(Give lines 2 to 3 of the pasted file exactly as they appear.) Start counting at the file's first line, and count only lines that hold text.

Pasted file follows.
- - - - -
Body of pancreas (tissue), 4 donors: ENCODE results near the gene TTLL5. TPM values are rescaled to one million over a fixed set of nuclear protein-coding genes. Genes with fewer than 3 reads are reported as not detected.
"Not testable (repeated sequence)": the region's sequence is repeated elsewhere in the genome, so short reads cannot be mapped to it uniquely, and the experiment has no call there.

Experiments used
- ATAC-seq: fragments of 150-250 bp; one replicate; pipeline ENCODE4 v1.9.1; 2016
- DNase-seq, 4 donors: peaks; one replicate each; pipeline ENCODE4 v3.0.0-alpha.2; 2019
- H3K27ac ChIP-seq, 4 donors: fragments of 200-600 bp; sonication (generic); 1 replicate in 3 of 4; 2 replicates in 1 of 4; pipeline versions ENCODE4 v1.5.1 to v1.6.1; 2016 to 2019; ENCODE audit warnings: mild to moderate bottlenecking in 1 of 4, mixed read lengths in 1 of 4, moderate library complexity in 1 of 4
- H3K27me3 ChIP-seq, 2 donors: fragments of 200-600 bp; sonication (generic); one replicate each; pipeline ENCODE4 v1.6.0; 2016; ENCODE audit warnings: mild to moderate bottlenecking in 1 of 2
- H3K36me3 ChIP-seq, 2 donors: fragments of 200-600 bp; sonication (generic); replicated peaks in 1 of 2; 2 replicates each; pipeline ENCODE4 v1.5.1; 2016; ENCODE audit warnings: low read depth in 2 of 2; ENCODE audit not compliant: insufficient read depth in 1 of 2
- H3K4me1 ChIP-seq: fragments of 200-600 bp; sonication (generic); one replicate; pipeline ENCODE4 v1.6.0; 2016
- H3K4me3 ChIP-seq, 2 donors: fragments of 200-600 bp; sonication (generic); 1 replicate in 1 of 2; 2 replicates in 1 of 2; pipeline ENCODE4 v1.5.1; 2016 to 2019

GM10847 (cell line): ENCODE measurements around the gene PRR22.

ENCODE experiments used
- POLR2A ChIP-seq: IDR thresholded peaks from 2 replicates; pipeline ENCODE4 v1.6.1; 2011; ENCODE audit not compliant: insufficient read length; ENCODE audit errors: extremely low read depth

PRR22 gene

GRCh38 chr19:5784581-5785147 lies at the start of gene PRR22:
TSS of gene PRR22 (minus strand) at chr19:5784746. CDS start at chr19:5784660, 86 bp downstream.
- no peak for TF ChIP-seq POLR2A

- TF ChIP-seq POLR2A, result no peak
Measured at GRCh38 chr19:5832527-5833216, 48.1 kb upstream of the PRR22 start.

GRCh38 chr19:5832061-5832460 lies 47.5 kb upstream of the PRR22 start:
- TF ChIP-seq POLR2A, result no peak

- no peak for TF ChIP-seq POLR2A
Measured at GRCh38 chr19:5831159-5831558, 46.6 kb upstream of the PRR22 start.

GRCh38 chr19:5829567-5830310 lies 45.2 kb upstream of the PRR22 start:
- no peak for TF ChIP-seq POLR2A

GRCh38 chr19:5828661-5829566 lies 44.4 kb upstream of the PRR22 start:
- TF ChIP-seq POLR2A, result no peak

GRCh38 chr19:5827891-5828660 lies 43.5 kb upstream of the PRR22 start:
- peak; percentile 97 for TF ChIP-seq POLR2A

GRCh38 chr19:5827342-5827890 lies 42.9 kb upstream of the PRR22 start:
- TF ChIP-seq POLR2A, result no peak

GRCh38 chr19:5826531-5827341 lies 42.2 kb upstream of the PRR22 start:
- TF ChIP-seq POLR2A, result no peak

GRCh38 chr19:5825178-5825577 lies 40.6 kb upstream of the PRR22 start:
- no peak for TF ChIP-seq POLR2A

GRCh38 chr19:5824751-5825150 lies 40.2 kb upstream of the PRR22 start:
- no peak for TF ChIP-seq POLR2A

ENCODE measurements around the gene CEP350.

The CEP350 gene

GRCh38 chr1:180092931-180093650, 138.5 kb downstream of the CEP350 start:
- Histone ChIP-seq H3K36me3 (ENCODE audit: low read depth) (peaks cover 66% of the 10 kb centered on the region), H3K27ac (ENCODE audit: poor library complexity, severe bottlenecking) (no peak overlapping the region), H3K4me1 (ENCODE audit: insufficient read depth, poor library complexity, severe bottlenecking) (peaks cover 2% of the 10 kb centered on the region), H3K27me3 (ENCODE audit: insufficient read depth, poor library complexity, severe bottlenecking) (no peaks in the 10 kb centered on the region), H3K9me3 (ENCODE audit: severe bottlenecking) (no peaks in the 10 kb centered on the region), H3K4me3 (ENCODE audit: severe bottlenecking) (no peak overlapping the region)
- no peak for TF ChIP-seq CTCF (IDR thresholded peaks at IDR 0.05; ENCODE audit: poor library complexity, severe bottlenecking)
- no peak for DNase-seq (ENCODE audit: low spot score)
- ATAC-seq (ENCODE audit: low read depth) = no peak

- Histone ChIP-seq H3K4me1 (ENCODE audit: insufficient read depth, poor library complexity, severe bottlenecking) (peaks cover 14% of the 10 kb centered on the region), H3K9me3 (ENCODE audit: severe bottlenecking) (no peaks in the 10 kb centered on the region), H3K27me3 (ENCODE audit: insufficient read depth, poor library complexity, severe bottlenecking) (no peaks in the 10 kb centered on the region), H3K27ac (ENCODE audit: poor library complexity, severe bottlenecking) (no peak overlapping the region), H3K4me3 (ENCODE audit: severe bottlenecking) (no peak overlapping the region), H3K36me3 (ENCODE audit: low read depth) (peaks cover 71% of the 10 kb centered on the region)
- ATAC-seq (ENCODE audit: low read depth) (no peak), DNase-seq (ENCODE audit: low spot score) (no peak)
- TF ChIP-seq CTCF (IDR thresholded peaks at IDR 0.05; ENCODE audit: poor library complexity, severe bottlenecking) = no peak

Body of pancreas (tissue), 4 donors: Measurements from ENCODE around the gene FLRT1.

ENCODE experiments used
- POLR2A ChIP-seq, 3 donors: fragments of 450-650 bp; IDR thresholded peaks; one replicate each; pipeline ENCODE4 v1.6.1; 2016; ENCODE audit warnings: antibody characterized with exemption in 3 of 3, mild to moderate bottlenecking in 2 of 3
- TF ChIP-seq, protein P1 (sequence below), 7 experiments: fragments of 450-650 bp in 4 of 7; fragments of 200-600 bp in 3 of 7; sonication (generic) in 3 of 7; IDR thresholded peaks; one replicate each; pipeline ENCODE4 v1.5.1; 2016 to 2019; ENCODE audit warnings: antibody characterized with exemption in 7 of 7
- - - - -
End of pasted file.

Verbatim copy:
"Not testable (repeated sequence)": the region's sequence is repeated elsewhere in the genome, so short reads cannot be mapped to it uniquely, and the experiment has no call there.

Experiments used